Chef Mark will be preparing the Muffaletta Sandwich and a Cajun Shrimp Salad. The event also features Cold Stone Creamery & Vista del Rey Vineyards.

    Chef Mark hosts a free cooking demonstration once a month at Idler’s in Paso Robles located at 2361 Theater Drive. For more information on upcoming cooking events call Idler’s at 238-6020 or contact Brigitte Faulkner at Hospitality Catering 238-7979.

    Epicurious Dictionary
    [muhf-fuh-LEHT-tuh] A specialty of New Orleans, this HERO-style sandwich originated in 1906 at the Central Grocery, which many think still makes the best muffuletta in Louisiana.
    The sandwich consists of a round loaf of crusty Italian bread, split and filled with layers of sliced PROVOLONE, Genoa SALAMI and ham topped with "olive salad," a chopped mixture of green, unstuffed olives, PIMIENTOS, celery, garlic, cocktail onions, CAPERS, oregano, parsley, olive oil, red-wine vinegar, salt and pepper. The olive salad is what sets the muffuletta apart from any other sandwich of its ilk.

    Wednesday, July 16, 2008

    The Lucas & Clark Expedition

    This post links to the podcast of Grapevine Radio, Episode 87 (June 21, '08) on which we are introduced to the legendary Louis Lucas of Lucas-Lewellen Winery and learn about exotic wine grapes and their brand devoted to Italian varietals; Mandolina. Next up it's Clark Staub, owner of American Flatbread in Los Olivos along with his new chef, Brian Collins (formerly of Che Panisse).

    How to Wine in Hawaiian

    People ask me all the time about how I learned so much about wine (practice practice practice) and it's tough to boil it down into straightforward advice. Then I came across this article by Andre Lopez, owner of a wine shop in Honolulu, Hawaii.
    I recently tried to recall the steps I took in my early wine-drinking days to help me better understand wine. The following basics are what I remember. Feel free to use them as a guide in your journey to develop and trust your own palate:

    # Talk to people — simple, but powerful. I'm always amazed, initially embarrassed of course, at how much I've learned myself from speaking with customers.

    # Experiment with price points, especially the cheap stuff. Buying various wines at different price points, however low and however high (I understand the high is not always possible) allows you to get an idea of quality to price. Eventually, you start to see where your perception of "value" lies, no matter the price point.

    # E-mail wineries directly with questions. What better way to learn than getting it straight from the source?

    # Spend some time in wine bars. This is a great way to learn. With multiple by-the-glass options at many of these hip new spots, you can hedge your investment in 1- to 2-ounce servings, rather than a full glass or entire bottle.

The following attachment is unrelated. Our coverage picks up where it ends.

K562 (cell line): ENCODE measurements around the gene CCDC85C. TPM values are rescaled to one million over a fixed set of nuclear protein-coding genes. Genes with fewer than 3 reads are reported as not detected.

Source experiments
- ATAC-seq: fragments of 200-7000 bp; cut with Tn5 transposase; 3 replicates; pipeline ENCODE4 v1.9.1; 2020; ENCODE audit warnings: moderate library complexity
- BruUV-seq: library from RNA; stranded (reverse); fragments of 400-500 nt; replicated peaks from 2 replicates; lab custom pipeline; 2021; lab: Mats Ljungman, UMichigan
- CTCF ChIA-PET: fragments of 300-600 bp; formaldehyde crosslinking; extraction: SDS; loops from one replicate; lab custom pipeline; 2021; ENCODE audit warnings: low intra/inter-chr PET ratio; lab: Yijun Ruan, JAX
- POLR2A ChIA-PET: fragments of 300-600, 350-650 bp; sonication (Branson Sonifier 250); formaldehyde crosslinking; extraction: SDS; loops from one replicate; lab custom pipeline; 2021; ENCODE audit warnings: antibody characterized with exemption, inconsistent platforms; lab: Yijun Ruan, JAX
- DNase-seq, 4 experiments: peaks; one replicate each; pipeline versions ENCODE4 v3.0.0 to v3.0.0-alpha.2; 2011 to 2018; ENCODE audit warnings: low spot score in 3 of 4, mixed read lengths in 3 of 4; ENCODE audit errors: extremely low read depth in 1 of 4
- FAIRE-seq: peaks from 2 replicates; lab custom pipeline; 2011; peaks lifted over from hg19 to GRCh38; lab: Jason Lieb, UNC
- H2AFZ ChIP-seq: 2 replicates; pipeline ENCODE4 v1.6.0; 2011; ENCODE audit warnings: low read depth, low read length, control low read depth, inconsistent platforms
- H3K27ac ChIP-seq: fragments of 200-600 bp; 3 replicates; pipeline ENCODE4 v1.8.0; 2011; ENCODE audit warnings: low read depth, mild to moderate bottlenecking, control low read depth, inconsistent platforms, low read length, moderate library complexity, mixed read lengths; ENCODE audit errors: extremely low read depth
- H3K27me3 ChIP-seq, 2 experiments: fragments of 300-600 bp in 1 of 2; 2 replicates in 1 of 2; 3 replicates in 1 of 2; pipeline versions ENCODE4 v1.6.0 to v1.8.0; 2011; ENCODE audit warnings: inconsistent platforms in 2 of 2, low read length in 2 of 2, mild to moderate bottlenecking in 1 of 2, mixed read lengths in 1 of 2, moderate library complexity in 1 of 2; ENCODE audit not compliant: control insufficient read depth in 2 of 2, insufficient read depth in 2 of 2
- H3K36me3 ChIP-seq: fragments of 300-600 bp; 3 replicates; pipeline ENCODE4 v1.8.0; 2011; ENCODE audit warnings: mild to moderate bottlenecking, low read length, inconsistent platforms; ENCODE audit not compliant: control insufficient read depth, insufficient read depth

# Read books. I'm finally admitting that my first book on wine was "Wine for Dummies." It's a great primer for general wine knowledge and if you're familiar with the "For Dummies" publications, you already know they're entertaining reads that take you seamlessly from beginning to end.

    # Pay attention a little more on a daily basis to what we eat and smell. A lot of wines' aromas and flavors are very familiar ones that come from things we encounter every day. Many times it's not necessarily things we always put in our mouths. Ever smelled your 13-year-old son's closet? How about Play-Doh? Raw cake batter, Pixi Stix, gas stations, you name it. The literal smells and flavors as well as the mere suggestion of smells and flavors are all around us.

    I realize in this hectic day and age, all of this effort can be a little more involved than most people want to be. I often catch myself having this irrational expectation of consumers to have the same desire to employ the same process as I. Could it be that I have my own inner wine Nazi, not yet obvious to the casual observer? In the end I think we all just want to feel good about our purchases, no matter what the reasoning behind the selection process was.
    Andre Lopez is owner and operator of The People's Wine Shop, 1136 S. King St. Reach him at 593-7887 or

    Andre goes on to recommend several wines, including one of my favorites, Vignalta Sirio Dry Muscat from Italy. I discovered this gem when the wine maker himself was serving his wines at Monterey Street Wine Co. in San Luis Obispo.

    # Vignalta Sirio Dry Muscat, Italy ($15.95). This is a bone-dry version of a wine normally experienced as a sweet dessert wine. Enchanting, floral aromas and a snappy mouth-feel. Cool stuff.

    Thursday, July 3, 2008

    A Sparkling Wine Comes Out of the Cave

    TendreBulle - the only gay wine in the village?
    June 19, 2008
    The first French gay wine Sophie Kevany in Bordeaux

    France's first gay wine – TendreBulle Gay Vin by Domaine de Boyer – launches on 1 July.

    The wine, a sparkling rosé from Languedoc-Roussillon, will show two stylised heads, almost kissing, on the bottle. Underneath are the words 'Gay Vin'.

    The letters G and L, for gay and lesbian, will appear on the capsule.

    'I added the letters after some women at a wine fair told me the wine is only for boys,' said the wine's creator, Jacques-Edouard Pailles, a winemaker whose property is in Saint Martin de Villereglan, in the department of Aude.

    Pailles said he started out wanting to make a rosé wine that would be called the gay wine of Malpierre, one of the local place names, but could not, because of AOC regulations.

    'So then I thought it would be fun to make a happy wine, something festive, as in happy which is what gay used to mean in the middle ages,' he said.

    Related stories:
  • Ribera 'opens minds' with wine aimed at gay community
  • Californian wines come out
  • About 13,000 bottles have already been made of the non-vintage, méthode champenoise Gay Vin. The wine will cost €6 per bottle and is available by order from Domaine de Boyer.